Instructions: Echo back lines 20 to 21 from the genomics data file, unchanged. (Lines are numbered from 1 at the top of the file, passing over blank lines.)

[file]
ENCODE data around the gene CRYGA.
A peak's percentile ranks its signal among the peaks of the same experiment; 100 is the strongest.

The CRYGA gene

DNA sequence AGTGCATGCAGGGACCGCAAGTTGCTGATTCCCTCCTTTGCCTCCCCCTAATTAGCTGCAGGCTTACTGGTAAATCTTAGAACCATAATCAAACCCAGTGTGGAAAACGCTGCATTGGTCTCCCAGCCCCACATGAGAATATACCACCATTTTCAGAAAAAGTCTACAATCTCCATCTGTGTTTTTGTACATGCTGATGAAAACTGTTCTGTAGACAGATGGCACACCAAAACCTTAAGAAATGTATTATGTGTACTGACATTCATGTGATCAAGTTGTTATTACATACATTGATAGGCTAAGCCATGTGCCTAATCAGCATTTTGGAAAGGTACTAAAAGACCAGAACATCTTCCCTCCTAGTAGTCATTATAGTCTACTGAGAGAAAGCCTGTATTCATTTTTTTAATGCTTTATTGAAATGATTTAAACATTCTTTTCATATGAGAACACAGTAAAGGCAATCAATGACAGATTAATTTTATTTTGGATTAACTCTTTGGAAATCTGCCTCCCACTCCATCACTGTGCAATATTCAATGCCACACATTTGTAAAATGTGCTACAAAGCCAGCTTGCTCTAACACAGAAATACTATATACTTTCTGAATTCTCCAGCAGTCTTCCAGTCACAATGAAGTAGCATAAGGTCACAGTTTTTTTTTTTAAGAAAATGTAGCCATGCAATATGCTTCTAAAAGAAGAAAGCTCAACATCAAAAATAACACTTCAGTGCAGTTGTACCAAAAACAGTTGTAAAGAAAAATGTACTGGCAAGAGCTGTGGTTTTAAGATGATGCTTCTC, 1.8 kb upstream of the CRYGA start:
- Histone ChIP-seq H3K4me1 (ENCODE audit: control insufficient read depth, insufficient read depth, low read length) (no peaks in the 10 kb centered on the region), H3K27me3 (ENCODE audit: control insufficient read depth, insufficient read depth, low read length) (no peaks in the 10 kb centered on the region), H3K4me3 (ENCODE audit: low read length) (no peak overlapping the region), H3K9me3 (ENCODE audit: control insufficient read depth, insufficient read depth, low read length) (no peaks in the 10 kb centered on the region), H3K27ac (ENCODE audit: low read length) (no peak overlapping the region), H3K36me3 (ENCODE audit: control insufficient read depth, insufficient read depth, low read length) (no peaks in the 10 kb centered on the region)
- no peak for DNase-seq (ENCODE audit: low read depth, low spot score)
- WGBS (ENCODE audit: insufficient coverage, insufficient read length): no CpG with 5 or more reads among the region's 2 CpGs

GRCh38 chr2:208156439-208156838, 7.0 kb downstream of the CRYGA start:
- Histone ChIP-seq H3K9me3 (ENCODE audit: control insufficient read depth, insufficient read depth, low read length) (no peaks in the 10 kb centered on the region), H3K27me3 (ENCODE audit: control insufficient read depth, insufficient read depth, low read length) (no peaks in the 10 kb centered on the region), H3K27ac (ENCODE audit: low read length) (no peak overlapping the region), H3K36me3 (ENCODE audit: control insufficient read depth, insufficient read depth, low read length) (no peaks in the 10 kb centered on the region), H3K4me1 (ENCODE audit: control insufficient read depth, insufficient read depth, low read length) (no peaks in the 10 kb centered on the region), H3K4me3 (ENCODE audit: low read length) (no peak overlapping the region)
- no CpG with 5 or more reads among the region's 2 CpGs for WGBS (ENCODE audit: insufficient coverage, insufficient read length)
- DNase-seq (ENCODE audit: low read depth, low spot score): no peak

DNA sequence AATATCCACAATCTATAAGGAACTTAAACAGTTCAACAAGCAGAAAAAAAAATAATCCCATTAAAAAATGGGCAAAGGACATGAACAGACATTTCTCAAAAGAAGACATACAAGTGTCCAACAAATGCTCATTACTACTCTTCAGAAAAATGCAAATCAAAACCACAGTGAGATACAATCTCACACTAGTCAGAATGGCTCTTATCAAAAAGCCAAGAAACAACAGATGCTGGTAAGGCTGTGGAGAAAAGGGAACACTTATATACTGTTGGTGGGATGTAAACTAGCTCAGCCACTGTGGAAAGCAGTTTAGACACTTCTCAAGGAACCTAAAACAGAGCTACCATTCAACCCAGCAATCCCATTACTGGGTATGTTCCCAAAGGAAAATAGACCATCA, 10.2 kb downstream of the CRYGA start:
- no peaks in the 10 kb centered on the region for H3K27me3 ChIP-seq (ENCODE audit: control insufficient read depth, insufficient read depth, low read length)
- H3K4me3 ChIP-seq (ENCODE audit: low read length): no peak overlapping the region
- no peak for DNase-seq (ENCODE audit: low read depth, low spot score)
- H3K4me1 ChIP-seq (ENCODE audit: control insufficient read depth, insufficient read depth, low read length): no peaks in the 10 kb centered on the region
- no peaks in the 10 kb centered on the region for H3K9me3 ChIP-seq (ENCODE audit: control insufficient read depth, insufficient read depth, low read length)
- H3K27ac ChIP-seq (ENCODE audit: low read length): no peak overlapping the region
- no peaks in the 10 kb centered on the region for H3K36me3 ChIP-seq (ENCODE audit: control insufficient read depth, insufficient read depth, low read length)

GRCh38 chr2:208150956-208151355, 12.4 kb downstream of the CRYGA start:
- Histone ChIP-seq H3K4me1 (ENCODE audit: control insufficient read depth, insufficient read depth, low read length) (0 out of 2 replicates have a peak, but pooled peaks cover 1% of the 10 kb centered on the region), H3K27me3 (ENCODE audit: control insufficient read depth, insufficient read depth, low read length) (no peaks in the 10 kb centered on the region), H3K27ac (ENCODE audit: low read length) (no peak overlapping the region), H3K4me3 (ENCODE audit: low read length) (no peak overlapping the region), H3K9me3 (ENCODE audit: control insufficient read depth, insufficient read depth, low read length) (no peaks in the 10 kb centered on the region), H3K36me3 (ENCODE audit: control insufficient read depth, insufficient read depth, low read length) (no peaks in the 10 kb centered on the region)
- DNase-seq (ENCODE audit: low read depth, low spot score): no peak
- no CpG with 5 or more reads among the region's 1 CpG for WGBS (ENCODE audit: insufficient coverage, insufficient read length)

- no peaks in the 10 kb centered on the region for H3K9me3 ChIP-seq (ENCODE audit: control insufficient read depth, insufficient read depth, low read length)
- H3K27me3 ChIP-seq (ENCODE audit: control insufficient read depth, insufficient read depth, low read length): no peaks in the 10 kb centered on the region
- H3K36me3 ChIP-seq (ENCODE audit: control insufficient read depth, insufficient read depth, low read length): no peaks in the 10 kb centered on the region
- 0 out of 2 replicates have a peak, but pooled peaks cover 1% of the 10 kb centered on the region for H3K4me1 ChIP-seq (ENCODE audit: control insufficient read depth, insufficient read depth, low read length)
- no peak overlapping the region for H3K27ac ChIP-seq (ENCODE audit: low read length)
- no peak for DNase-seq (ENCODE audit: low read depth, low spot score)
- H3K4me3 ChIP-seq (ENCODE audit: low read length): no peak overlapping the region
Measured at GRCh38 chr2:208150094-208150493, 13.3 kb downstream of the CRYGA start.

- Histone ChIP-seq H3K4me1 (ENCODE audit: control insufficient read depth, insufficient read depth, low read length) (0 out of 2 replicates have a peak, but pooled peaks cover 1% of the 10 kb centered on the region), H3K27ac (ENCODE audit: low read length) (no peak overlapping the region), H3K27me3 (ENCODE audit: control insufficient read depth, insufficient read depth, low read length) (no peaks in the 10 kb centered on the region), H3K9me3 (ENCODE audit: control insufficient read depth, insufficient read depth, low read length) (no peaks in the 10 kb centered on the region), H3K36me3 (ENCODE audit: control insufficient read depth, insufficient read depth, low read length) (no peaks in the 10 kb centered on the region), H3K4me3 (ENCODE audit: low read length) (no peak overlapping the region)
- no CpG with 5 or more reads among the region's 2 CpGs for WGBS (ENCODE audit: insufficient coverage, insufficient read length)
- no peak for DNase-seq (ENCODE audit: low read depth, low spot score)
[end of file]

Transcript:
GRCh38 chr2:208150956-208151355, 12.4 kb downstream of the CRYGA start:
- Histone ChIP-seq H3K4me1 (ENCODE audit: control insufficient read depth, insufficient read depth, low read length) (0 out of 2 replicates have a peak, but pooled peaks cover 1% of the 10 kb centered on the region), H3K27me3 (ENCODE audit: control insufficient read depth, insufficient read depth, low read length) (no peaks in the 10 kb centered on the region), H3K27ac (ENCODE audit: low read length) (no peak overlapping the region), H3K4me3 (ENCODE audit: low read length) (no peak overlapping the region), H3K9me3 (ENCODE audit: control insufficient read depth, insufficient read depth, low read length) (no peaks in the 10 kb centered on the region), H3K36me3 (ENCODE audit: control insufficient read depth, insufficient read depth, low read length) (no peaks in the 10 kb centered on the region)